Woman who joined ISIS as a teen loses challenge against the removal of her UK citizenship

A woman who left the United Kingdom to join ISIS at the age of 15 has lost her Court of Appeal challenge over the decision to remove her British citizenship.

Shamima Begum flew to Syria in 2015 with two school friends to join the terror group. While there, she married an ISIS fighter and spent several years living in Raqqa.

Begum then reappeared in al-Hawl, a Syrian refugee camp, in 2019. She made international headlines as an “ISIS bride” after pleading with the UK government to be allowed to return to her home country for the birth of her son.

Then-Home Secretary Sajid Javid removed her British citizenship in February that year, and Begum’s newborn son died in a Syrian refugee camp the following month. She told UK media she had two other children prior to that baby, who also died in Syria during infancy.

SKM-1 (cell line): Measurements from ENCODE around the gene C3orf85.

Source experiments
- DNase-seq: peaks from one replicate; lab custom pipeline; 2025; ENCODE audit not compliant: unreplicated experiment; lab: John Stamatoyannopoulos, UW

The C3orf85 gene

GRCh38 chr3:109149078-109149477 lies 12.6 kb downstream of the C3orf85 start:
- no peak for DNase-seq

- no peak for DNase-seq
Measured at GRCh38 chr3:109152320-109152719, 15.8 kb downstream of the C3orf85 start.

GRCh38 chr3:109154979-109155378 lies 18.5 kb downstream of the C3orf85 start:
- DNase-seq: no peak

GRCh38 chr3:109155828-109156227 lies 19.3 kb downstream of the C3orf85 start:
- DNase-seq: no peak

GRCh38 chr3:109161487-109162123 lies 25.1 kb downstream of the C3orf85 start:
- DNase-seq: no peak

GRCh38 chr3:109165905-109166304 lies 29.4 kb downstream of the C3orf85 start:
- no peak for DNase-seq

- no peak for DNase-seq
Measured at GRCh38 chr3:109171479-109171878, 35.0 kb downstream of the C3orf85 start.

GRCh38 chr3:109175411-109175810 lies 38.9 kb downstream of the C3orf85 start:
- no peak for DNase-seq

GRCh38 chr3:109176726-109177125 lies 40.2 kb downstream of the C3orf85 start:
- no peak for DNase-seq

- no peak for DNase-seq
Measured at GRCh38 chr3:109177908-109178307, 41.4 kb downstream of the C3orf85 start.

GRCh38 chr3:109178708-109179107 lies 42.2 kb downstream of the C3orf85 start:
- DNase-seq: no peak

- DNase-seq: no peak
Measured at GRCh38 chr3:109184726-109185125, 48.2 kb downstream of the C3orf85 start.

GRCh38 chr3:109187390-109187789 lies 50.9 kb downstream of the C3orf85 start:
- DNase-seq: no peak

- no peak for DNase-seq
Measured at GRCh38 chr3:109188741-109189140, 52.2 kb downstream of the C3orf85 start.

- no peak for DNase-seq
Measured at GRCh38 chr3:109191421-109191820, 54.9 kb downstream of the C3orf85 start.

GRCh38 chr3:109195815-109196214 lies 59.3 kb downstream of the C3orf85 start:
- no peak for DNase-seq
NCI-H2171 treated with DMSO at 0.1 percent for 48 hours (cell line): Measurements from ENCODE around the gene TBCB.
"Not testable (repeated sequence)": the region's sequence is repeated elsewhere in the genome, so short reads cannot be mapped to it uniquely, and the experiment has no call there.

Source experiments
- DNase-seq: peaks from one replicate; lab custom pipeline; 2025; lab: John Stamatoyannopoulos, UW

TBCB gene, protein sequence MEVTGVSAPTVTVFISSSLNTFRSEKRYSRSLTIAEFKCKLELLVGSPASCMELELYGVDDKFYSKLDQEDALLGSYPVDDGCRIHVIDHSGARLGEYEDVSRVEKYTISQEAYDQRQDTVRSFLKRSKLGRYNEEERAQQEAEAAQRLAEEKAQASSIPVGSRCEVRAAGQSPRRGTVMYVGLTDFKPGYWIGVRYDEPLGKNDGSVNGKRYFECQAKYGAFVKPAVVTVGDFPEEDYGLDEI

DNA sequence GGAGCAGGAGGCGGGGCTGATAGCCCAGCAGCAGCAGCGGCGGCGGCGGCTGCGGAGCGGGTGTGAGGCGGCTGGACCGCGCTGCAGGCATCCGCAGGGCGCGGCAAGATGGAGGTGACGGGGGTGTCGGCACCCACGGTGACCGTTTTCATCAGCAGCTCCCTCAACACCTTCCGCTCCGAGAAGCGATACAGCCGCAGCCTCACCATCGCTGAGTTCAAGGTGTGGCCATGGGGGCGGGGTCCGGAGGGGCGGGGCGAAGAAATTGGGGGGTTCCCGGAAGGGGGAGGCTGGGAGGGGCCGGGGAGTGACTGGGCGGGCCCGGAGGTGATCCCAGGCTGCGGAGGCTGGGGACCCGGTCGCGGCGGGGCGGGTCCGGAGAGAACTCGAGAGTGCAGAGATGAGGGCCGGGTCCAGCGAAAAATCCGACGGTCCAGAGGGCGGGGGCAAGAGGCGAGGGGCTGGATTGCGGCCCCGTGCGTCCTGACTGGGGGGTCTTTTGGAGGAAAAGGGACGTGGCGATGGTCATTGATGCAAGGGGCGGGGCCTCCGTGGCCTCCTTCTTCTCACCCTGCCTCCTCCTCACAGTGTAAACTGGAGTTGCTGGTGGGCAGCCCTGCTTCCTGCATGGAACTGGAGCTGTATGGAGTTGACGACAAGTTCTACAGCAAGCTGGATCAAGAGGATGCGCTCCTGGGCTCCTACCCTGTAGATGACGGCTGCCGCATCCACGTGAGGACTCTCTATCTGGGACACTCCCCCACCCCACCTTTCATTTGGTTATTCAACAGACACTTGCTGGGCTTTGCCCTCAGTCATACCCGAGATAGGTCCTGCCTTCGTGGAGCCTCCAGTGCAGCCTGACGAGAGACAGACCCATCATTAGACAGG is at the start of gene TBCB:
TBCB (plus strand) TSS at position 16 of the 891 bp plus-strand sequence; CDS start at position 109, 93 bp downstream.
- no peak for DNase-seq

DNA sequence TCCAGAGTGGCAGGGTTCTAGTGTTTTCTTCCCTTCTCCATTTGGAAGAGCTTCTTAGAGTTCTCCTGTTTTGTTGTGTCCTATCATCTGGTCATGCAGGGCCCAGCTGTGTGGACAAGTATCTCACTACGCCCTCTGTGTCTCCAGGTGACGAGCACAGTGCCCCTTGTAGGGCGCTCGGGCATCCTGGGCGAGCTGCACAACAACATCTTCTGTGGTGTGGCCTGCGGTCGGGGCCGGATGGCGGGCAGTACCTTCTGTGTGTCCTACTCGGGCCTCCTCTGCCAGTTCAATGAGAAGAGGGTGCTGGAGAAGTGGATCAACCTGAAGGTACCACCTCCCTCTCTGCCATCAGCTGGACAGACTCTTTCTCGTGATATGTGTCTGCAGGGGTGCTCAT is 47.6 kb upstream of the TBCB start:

Begum pictured at Syria's Roj Camp in 2021. - Sam Tarling/Getty Images

Begum pictured at Syria’s Roj Camp in 2021. – Sam Tarling/Getty Images

Giving the ruling on whether the government decision was lawful, Lady Chief Justice Baroness Carr said, according to PA Media: “It could be argued the decision in Ms Begum’s case was harsh. It could also be argued that Ms Begum is the author of her own misfortune.

“But it is not for this court to agree or disagree with either point of view.”

Friday’s ruling does not necessarily signal the end of Begum’s legal battle. Alexander dos Santos, an extradition barrister, told Sky News in the aftermath of the ruling that there is “at least some potential” for her lawyers to appeal again.

He pointed to Begum being left stateless as grounds for this, something her lawyers have argued the British government has not fully considered the consequences of.

Begum has made several public appeals as she fought against the government’s decision, most recently appearing in BBC documentary The Shamima Begum Story and a 10-part BBC podcast series.

In the podcast series she insisted that she is “not a bad person.” While accepting that the British public viewed her as a “danger” and a “risk,” Begum blamed this on her media portrayal.

Her lawyers have argued she was a victim of child trafficking, and that the decision was unlawful as it rendered her stateless.

This is a developing story and will be updated.

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